Alejandro González Iñárritu (Contemporary Film Directors)
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This in-depth study of Mexican film director Alejandro Gonzalez Inarritu explores his role in moving Mexican filmmaking from a traditional nationalist agenda towards a more global focus. Working in the United States and in Mexico, Inarritu crosses national borders while his movies break the barriers of distribution, production, narration, and style. His features also experiment with transnational identity as characters emigrate and settings change.In studying the international scope of Inarritu's influential films "Amores Perros, 21 Grams, " and "Babel, " Celestino Deleyto and Maria del Mar Azcona trace common themes such as human suffering and redemption, chance, and accidental encounters. The authors also analyze the director's powerful visual style and his consistent use of multiple characters and a fragmented narrative structure. The book concludes with a new interview with Inarritu that touches on the themes and subject matter of his chief works."
C O N T E M P O R A R Y F I L M D I R E C T O R S Alejandro González Iñárritu Celestino Deleyto and María del Mar Azcona Alejandro González Iñárritu Contemporary Film Directors Edited by James Naremore The Contemporary Film Directors series provides concise, well-written introductions to directors from around the world and from every level of the film industry. Its chief aims are to broaden our awareness of important artists, to give serious critical attention to their work, and to
of her country on a mural painted by Die go Rivera. She has been summoned by the president of the republic, who is assigning a specific task to each individual as part of his national political project. Each individual matters, and the road to a better future for the country will not be built by a charismatic leader but by joint communal effort. The president’s strategy mirrors the account of the history of Mexico envisioned in Rivera’s crowded mural. The essence and the history of Mexico, the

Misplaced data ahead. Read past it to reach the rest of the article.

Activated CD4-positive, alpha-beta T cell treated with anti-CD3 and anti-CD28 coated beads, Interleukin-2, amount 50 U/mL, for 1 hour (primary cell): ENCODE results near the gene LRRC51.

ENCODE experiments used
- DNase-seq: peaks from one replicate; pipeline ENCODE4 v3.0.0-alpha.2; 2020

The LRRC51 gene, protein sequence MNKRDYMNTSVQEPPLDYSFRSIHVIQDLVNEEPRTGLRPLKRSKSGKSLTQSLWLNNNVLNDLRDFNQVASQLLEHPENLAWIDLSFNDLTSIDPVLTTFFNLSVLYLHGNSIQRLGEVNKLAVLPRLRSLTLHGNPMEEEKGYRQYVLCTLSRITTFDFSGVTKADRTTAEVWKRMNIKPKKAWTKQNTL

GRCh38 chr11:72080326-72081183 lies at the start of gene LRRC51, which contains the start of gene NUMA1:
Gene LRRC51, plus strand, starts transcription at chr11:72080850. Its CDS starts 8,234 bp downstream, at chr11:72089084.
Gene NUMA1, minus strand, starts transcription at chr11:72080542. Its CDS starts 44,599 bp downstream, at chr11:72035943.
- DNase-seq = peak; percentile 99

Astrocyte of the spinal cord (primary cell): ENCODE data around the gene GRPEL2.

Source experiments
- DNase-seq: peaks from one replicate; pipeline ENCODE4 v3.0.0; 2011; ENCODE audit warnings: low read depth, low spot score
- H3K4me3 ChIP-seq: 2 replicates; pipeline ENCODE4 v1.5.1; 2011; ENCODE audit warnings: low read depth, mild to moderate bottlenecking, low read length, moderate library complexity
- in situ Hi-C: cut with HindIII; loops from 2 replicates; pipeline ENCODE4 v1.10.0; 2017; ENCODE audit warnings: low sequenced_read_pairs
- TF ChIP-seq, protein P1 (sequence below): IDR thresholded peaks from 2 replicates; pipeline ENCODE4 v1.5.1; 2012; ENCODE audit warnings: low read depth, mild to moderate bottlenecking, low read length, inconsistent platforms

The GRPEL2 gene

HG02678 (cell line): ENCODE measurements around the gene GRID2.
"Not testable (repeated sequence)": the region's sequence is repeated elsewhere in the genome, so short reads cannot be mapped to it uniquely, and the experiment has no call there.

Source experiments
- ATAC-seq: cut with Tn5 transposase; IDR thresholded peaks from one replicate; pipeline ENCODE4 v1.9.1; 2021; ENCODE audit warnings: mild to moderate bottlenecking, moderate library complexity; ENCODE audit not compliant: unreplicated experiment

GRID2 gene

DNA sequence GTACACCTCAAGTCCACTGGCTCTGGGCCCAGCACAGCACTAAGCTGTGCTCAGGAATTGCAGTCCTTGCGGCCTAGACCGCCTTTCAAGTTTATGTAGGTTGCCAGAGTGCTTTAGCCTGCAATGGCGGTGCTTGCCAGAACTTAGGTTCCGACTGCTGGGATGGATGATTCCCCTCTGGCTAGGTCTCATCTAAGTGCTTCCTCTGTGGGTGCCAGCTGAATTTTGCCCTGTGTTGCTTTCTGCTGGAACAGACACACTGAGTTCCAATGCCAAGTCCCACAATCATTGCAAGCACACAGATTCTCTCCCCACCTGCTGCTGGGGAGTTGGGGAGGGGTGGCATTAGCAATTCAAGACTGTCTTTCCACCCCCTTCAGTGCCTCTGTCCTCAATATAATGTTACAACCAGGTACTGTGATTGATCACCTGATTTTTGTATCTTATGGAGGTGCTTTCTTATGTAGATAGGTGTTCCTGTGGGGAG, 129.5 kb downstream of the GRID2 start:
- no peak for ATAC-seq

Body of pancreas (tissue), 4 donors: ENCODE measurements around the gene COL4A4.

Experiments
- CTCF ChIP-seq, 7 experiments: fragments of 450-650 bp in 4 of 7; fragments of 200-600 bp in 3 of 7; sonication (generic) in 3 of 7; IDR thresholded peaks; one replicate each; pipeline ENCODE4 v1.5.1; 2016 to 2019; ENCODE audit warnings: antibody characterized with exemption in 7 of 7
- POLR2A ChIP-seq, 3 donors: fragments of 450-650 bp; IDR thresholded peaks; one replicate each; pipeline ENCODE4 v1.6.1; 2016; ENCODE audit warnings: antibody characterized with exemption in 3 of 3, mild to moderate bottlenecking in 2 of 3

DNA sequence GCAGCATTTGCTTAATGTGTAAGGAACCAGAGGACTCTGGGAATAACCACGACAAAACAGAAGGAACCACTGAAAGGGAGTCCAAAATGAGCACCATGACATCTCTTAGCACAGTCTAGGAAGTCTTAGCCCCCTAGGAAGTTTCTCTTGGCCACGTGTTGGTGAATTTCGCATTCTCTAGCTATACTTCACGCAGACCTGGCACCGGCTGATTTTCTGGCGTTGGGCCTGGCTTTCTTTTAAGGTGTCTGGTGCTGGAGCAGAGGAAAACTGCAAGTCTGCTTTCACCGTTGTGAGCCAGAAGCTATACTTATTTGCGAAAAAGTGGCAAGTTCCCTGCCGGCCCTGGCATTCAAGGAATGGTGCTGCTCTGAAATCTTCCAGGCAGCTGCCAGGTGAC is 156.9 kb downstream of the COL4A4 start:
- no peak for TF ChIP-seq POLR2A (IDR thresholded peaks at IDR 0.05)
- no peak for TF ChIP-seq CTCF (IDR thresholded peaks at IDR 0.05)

chicana, a woman who seems equally at home on both sides of the border and facilitates exchanges between communities and identities, as well as embodying the vulnerability and suffering associated with everyday border experience. She is also the new type of cultural citizen produced by the borderlands (xiv–xv), an inhabitant of the third country. At the same time, she is presented from the beginning as the compliant victim of social oppression and, in the story’s dénouement, of the inequalities
environment, while the other two are safely indoors, protected by the pure reds and browns of the family home. The ideological statement implicit in this visual transition is given a more immediate, historically specific explanation: as a consequence of the September 11 terrorist attacks, border-protection policy was strengthened in the United States, including the Mexican border, and immigration legislation was toughened and more strictly enforced. Amelia’s summary deportation may be seen as a
identity (224–25). The country’s long and often traumatic history under the shadow of the northern neighbor may have increased this anxiety. At the same time, perhaps paradoxically, it may have placed it in a better position to assimilate recent cultural developments in which the national begins to lose ground to or at least to be redefined by the global and the transnational. Its identity having been historically shaped under the shadow of other identities, the national may in Mexico find it